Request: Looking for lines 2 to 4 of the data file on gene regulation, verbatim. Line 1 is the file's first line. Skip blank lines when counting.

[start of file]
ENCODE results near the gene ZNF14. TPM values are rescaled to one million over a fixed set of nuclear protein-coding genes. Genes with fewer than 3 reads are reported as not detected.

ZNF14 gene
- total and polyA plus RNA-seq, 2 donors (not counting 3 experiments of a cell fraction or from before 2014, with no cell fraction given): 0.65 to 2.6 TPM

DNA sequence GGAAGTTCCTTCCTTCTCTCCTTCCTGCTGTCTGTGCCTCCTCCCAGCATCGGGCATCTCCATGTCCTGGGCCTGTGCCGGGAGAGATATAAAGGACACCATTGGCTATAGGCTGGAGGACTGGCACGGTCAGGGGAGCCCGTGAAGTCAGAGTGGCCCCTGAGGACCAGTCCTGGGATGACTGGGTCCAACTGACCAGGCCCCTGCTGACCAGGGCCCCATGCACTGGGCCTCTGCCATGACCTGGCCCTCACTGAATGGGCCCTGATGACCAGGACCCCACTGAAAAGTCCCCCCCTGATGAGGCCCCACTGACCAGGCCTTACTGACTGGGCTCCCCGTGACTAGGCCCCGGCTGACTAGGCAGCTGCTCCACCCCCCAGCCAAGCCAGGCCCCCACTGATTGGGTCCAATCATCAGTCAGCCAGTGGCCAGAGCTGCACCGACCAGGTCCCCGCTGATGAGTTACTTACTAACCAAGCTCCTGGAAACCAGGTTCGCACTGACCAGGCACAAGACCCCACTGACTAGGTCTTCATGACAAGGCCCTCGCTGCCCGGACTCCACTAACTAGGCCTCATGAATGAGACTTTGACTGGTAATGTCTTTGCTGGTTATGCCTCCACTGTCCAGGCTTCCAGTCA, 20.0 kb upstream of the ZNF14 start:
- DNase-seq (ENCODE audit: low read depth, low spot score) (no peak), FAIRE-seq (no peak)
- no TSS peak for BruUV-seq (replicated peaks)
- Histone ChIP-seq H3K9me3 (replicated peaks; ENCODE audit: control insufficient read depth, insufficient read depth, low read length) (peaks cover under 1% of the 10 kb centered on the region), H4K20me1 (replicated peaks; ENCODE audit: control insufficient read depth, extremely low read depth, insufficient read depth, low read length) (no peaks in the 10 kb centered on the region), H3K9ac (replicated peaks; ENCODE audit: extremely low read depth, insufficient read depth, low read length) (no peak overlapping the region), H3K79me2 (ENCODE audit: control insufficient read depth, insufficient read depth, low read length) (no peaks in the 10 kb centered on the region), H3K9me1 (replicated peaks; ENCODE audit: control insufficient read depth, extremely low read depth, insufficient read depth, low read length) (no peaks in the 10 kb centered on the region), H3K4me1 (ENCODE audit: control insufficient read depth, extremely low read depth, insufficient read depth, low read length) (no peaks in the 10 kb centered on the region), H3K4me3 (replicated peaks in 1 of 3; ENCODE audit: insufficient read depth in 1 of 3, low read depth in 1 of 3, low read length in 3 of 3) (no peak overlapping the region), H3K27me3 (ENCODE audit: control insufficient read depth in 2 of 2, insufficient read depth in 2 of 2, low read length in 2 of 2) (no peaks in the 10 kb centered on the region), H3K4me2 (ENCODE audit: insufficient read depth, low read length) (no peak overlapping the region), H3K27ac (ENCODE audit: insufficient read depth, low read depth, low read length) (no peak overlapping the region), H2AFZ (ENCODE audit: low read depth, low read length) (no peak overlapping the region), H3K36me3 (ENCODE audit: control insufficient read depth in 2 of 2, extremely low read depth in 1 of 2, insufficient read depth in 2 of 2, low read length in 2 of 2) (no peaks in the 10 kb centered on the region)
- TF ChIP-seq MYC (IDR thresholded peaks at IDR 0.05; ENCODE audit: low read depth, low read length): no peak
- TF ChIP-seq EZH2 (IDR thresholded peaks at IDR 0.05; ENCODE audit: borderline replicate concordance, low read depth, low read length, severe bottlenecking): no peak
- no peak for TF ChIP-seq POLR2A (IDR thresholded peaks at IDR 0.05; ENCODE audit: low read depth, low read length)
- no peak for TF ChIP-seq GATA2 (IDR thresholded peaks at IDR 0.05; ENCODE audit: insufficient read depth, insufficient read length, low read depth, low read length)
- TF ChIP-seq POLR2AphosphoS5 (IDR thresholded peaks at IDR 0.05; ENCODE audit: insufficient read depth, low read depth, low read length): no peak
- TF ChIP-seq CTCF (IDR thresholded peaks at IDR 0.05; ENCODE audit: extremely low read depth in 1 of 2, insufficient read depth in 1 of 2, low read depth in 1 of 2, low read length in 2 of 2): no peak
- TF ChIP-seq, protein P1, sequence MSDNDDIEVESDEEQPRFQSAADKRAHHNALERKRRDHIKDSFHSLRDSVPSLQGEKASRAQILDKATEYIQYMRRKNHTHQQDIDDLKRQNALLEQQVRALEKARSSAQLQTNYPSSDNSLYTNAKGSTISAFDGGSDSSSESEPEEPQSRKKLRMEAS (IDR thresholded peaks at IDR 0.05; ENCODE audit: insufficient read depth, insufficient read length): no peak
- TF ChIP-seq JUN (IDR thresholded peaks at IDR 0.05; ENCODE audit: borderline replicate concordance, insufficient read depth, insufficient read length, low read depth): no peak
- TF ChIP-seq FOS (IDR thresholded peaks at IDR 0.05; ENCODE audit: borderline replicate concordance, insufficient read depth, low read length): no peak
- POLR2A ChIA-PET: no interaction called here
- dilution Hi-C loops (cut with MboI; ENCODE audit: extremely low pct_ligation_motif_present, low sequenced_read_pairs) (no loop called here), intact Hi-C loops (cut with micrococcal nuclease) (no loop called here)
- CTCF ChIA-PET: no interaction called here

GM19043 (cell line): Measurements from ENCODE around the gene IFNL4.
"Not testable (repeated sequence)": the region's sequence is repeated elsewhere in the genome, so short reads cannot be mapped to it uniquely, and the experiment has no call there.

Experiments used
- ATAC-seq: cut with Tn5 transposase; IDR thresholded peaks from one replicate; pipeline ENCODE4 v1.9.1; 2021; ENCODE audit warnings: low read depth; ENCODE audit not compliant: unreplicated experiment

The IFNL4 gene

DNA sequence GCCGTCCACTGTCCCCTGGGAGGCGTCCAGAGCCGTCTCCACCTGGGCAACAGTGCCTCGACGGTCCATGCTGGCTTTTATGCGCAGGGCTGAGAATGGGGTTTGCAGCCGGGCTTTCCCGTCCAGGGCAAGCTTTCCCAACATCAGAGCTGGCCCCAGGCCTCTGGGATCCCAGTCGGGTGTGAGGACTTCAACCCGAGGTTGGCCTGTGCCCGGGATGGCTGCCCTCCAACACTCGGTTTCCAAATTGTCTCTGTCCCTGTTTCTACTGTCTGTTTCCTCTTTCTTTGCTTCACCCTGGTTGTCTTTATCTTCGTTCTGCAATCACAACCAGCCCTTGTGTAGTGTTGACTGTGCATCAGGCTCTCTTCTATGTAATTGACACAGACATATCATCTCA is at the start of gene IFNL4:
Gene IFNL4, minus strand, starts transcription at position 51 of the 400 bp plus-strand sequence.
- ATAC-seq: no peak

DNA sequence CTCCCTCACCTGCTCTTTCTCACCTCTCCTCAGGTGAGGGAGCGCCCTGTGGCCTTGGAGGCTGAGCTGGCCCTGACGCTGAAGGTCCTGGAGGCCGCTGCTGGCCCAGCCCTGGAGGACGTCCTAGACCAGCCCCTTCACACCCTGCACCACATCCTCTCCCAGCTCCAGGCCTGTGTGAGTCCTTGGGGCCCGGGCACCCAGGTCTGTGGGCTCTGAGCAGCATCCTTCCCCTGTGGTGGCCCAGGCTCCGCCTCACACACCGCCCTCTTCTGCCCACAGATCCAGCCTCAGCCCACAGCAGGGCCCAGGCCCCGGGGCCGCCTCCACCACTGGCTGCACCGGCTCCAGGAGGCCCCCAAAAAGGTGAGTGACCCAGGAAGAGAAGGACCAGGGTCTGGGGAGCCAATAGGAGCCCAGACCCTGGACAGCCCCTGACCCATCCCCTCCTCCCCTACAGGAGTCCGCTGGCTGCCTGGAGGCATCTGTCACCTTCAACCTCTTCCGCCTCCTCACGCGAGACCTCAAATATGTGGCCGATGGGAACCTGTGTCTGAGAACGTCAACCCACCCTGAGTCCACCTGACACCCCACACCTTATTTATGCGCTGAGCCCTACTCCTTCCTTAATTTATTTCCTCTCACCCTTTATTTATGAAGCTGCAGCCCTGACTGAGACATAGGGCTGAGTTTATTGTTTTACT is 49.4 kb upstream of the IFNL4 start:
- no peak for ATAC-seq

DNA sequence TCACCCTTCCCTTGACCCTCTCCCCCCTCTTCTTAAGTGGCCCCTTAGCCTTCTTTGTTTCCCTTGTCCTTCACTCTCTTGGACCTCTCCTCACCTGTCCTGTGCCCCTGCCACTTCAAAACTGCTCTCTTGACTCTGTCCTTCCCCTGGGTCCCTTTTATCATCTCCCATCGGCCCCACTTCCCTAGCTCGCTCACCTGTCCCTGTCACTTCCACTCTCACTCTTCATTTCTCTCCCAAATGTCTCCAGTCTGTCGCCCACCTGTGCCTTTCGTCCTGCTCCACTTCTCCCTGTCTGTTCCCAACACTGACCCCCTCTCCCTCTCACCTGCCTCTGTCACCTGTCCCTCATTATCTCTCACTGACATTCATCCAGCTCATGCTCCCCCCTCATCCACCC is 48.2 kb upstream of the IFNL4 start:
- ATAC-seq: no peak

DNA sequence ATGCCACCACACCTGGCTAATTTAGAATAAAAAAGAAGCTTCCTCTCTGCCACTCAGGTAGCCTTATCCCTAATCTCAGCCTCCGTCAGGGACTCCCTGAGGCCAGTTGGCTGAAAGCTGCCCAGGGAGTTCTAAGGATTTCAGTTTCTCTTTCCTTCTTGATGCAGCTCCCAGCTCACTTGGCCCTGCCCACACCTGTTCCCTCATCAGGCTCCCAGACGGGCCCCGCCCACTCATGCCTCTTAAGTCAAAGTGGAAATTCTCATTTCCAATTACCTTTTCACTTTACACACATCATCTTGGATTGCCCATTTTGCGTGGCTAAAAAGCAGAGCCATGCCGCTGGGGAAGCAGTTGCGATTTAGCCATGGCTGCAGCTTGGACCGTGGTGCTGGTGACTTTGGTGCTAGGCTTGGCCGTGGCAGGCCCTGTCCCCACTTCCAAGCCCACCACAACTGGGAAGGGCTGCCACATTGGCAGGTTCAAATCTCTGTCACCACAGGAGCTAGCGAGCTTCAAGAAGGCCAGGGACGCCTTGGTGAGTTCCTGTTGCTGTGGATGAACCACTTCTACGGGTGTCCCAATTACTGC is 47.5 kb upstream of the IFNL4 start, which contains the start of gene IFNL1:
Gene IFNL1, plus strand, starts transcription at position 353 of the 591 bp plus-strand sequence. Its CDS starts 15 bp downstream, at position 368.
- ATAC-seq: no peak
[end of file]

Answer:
ZNF14 gene
- total and polyA plus RNA-seq, 2 donors (not counting 3 experiments of a cell fraction or from before 2014, with no cell fraction given): 0.65 to 2.6 TPM

DNA sequence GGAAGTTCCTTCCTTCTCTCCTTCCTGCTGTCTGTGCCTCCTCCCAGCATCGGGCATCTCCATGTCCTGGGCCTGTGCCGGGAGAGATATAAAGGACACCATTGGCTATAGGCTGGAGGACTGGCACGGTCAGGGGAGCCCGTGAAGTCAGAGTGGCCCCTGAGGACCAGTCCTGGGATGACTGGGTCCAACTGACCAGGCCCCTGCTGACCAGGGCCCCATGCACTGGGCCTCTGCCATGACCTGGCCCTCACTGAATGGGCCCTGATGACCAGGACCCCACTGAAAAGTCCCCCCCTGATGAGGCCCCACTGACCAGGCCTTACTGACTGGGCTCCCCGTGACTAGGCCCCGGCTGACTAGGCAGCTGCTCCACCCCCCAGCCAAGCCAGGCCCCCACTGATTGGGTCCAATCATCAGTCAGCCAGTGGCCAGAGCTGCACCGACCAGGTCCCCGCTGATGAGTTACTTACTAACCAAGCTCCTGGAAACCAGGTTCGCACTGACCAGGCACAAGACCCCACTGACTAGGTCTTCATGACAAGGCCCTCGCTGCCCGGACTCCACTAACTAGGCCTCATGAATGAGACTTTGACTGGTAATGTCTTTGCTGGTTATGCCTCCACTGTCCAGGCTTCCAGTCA, 20.0 kb upstream of the ZNF14 start: